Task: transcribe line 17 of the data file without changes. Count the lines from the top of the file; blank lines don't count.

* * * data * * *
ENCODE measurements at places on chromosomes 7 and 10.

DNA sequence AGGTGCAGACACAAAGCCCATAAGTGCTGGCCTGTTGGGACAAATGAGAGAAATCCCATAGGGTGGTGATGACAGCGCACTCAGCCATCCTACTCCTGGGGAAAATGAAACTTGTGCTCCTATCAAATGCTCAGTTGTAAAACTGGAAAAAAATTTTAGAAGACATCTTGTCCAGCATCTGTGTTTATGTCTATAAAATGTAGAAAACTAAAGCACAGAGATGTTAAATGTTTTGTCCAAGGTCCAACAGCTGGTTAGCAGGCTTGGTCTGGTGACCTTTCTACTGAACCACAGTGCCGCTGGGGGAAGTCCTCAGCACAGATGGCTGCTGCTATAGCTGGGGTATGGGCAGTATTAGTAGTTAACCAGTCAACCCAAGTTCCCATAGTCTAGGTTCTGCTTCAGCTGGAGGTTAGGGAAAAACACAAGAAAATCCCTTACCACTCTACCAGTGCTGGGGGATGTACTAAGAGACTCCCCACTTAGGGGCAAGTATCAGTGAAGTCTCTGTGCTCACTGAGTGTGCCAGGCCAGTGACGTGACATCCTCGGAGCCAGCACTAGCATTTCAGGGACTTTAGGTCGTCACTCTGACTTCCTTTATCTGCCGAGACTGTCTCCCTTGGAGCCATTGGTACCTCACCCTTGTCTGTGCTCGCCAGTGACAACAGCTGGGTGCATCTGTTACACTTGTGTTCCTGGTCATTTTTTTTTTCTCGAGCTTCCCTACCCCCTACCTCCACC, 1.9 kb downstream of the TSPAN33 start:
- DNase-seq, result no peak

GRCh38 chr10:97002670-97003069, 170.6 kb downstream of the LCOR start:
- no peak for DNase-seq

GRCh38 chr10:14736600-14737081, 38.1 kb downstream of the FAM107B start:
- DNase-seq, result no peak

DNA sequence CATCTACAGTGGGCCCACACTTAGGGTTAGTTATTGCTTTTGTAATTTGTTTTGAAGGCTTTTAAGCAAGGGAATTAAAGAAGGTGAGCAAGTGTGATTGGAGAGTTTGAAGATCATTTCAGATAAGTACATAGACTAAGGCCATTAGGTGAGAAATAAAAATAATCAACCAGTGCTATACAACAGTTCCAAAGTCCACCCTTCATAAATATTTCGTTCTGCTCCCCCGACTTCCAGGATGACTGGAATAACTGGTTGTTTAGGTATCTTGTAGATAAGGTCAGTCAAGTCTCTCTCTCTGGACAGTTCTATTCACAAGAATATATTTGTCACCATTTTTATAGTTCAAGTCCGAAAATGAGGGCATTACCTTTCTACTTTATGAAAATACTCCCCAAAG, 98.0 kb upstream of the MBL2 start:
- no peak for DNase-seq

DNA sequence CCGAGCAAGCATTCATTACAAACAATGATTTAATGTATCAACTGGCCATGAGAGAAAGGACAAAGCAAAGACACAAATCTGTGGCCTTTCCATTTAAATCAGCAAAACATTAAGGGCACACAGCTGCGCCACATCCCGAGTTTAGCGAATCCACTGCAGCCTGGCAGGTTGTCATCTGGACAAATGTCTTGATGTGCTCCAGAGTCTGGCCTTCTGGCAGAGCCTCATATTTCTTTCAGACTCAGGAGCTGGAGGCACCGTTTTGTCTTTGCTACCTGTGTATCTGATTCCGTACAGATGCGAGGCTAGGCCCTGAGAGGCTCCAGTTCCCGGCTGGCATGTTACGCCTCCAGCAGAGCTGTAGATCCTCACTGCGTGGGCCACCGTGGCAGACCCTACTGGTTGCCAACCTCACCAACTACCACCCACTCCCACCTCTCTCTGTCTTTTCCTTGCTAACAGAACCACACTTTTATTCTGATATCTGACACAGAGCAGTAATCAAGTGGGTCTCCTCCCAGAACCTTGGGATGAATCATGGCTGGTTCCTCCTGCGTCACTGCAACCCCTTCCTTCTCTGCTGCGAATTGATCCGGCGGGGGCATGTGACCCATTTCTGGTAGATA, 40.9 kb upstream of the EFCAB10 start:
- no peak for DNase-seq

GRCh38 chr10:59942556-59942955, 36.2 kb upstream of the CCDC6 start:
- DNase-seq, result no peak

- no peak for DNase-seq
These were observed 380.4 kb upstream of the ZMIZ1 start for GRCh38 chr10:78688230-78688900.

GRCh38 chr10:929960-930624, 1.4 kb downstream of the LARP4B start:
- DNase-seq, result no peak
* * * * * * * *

- DNase-seq, result no peak